Supporting a Former Felon: A Guide for Loved Ones

Being released from prison doesn’t mean that everything is suddenly back to normal. The culture shock of returning to everyday life after incarceration can be difficult for not only the former prisoner, but their friends and family, too. How can you and your loved one adjust to your new situation?

Here are a few ideas. For advice on seeking employment, visit

Set goals.

Getting to grips with the outside world can be very hard, especially if your loved one has been in prison for a long time. The world has moved on while they have stayed largely the same. Setting small goals can help things feel less overwhelming, but when these goals are achieved, the rewards can be great.

Dealing with addiction

Addiction is a huge problem in the prison population. Many prisoners were addicted to drugs of some sort before entering prison, and on release, the temptation can be overwhelming. Others became addicted to drugs while in prison and risk re-entering prison as a result of continuing their addiction on the outside.

If they are dealing with addiction, your loved one will need huge amounts of support and tough love to get through it. Don’t deal with it alone. Get professional help.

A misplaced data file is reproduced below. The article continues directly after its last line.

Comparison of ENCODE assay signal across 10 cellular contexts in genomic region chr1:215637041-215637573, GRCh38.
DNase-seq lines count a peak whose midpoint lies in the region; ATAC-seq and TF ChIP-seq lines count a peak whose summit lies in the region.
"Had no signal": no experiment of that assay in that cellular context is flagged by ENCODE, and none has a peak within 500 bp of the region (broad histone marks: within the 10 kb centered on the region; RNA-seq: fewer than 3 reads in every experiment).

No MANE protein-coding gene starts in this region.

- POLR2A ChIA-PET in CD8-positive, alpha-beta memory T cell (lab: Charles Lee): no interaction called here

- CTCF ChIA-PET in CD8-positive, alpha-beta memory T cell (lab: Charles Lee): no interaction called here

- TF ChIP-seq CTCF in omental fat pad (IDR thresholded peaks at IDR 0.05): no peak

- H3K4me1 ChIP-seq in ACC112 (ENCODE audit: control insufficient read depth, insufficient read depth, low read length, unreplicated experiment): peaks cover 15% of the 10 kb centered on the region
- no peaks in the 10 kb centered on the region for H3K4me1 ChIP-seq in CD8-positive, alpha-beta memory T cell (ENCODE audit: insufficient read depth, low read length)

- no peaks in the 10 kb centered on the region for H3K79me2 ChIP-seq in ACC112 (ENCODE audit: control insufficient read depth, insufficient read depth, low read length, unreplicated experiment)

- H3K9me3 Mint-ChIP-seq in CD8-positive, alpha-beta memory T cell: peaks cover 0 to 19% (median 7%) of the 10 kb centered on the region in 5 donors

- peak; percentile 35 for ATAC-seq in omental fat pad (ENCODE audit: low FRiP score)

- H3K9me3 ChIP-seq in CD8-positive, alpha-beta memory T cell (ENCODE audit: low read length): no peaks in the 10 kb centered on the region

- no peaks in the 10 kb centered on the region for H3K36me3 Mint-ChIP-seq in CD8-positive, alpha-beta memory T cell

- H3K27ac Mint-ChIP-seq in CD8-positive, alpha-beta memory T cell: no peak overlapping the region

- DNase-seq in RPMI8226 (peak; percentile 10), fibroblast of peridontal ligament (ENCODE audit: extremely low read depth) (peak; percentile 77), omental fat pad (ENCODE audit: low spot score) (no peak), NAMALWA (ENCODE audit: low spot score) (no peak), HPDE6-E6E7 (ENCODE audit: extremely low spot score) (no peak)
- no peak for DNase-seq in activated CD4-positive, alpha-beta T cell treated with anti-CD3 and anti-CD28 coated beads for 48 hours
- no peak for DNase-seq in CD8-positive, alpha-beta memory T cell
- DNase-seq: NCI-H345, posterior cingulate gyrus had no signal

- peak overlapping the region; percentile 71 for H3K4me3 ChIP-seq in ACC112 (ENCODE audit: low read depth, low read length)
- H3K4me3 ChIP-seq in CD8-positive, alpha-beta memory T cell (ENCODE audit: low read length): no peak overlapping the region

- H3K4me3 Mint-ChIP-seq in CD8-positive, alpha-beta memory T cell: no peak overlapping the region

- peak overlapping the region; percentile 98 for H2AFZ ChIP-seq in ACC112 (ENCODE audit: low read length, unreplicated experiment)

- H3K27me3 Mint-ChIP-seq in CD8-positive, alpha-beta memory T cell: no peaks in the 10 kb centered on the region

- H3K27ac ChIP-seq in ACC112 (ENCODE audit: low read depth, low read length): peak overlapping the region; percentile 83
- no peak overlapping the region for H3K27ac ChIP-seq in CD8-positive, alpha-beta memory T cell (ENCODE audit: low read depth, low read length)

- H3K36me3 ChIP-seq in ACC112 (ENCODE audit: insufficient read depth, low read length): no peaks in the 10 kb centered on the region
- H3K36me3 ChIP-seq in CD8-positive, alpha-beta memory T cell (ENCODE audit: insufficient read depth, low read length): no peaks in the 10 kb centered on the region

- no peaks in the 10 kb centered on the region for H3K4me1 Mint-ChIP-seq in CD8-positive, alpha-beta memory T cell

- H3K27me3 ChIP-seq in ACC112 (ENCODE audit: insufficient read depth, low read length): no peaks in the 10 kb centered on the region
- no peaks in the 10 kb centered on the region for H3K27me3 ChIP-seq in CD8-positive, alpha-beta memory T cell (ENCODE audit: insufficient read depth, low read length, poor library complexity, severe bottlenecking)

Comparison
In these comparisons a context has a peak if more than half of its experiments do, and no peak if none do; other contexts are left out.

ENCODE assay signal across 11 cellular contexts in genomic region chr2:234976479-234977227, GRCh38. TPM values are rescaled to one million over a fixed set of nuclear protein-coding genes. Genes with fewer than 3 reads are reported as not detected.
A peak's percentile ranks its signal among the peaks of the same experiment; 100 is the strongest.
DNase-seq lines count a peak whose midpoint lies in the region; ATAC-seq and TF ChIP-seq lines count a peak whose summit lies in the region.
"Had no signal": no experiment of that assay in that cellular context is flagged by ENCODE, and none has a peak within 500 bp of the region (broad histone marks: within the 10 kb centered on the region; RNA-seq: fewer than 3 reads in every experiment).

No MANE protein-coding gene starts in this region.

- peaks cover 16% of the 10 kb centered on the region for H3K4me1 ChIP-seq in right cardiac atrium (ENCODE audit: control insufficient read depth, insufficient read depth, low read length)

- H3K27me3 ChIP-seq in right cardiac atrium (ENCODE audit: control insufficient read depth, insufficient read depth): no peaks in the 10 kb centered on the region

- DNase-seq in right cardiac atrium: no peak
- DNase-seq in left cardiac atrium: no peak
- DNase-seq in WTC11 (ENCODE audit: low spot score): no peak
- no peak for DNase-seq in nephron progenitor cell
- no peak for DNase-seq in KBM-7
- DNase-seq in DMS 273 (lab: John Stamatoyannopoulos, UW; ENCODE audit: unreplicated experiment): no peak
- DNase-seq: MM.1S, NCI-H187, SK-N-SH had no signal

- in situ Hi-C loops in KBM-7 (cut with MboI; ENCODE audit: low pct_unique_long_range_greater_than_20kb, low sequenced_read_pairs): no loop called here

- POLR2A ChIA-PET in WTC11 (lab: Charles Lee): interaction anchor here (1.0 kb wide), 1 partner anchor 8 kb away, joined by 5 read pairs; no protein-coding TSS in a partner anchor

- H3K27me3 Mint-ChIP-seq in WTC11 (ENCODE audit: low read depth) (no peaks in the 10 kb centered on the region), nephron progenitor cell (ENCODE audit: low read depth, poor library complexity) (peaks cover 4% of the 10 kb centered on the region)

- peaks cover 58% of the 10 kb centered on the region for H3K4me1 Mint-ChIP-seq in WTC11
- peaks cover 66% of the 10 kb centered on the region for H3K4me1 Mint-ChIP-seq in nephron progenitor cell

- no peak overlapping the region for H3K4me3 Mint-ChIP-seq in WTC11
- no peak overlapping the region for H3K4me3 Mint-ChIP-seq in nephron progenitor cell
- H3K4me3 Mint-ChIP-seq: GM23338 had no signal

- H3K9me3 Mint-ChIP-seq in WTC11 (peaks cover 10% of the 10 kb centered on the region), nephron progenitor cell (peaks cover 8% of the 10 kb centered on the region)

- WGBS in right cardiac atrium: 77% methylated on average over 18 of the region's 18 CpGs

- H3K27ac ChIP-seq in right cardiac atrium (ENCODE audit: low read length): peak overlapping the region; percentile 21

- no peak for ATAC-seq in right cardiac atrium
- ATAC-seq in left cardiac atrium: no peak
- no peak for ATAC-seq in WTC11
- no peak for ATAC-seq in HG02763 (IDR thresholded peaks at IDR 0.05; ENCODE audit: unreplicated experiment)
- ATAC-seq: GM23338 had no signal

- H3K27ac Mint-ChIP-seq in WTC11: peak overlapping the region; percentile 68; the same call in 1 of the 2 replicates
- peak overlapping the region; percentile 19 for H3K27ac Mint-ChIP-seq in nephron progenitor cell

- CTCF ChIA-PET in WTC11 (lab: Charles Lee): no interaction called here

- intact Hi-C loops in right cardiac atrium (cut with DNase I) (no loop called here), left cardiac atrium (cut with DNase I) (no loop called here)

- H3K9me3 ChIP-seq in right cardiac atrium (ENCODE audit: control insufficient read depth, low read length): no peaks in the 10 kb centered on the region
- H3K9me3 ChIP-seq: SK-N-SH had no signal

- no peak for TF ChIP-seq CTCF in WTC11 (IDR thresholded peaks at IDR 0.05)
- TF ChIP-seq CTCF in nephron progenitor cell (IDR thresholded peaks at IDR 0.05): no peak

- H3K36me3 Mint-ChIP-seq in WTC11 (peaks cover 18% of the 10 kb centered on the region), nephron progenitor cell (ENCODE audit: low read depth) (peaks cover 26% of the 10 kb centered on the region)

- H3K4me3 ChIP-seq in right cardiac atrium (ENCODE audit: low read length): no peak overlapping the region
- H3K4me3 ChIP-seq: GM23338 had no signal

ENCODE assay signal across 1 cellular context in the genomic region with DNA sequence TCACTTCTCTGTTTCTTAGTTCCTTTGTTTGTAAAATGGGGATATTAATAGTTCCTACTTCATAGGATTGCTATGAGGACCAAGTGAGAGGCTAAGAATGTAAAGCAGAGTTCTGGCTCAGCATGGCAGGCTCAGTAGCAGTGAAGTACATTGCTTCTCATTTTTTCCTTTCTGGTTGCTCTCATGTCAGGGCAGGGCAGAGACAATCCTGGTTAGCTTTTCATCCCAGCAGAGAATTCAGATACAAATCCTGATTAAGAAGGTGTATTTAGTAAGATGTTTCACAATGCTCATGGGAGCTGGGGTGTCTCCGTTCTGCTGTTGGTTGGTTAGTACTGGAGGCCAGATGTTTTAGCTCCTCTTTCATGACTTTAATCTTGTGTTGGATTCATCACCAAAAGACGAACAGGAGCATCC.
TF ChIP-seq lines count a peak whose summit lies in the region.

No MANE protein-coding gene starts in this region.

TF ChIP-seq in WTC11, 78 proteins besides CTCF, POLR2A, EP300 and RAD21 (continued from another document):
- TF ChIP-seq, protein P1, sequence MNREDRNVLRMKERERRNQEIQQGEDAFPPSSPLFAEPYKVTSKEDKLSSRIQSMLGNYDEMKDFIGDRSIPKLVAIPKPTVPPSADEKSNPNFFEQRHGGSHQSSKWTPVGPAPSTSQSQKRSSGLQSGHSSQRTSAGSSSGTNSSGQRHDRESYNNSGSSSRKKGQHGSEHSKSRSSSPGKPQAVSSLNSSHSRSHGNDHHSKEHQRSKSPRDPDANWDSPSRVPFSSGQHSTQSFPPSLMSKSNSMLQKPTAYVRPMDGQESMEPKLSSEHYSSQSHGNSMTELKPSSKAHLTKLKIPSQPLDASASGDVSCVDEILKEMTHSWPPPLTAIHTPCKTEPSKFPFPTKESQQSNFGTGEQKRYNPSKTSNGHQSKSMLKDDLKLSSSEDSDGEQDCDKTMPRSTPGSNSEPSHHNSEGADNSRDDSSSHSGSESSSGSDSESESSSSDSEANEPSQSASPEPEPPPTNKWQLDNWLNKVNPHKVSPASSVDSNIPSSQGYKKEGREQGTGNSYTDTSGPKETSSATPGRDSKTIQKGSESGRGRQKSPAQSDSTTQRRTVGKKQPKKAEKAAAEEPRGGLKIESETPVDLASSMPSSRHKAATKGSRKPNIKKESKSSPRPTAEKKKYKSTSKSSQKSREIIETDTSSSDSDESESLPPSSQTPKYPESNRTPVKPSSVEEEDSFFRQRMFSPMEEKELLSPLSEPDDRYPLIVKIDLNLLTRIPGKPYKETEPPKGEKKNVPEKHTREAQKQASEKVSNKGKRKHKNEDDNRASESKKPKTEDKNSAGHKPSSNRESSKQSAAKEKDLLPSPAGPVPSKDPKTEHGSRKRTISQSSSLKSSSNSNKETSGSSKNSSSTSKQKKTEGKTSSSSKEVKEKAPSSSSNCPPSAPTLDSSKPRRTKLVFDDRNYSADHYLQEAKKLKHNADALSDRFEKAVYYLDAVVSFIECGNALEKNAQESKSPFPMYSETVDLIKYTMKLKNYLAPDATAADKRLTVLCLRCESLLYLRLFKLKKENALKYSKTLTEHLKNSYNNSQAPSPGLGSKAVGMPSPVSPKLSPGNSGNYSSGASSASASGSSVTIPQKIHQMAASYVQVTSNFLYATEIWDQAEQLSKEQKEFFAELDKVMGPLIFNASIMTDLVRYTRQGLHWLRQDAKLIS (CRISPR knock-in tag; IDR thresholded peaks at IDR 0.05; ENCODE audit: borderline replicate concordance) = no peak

Stay away from the wrong things.

People who leave prison often find themselves isolated from the friends they knew before they went inside, and it can be tricky to readjust to not spending time with those same people. This is especially tricky to navigate for people whose former friends are still involved in some sort of criminal activity. You can help your loved  one to resist temptation by spending time with them, checking in with them, and potentially even having them stay with you until they’re firmly back on their feet. Communication is key. Encourage your loved one to tell you if they’re struggling, so you can work through it together.

Accept that it will be hard.

It’s unfortunate but true that for many people, being released from prison will be extremely difficult. They might be rejected by their family and friends, experience stigma, and even be looked down upon by complete strangers.

The only way to move past this kind of rejection is to accept it, while also understanding that it doesn’t mean they’ll never be accepted back into society. Make sure your loved one understands that even small steps can make a huge difference, and keep them focused on where they want to go rather than where they’ve been. Others will come around eventually.

Communicate constructively.

In prison, many methods of communication that aren’t acceptable on the outside are the norm. Behaving aggressively can be a way to protect oneself from other inmates, and it’s easy for anger and frustration to fester. This anger and aggression can be extremely detrimental to people trying to adjust to life on the outside, so communicating with your loved one calmly and honestly is essential. There will be times when one or both of you will be frustrated or find things difficult, but you can get through it as long as you keep talking honestly and openly about how you feel.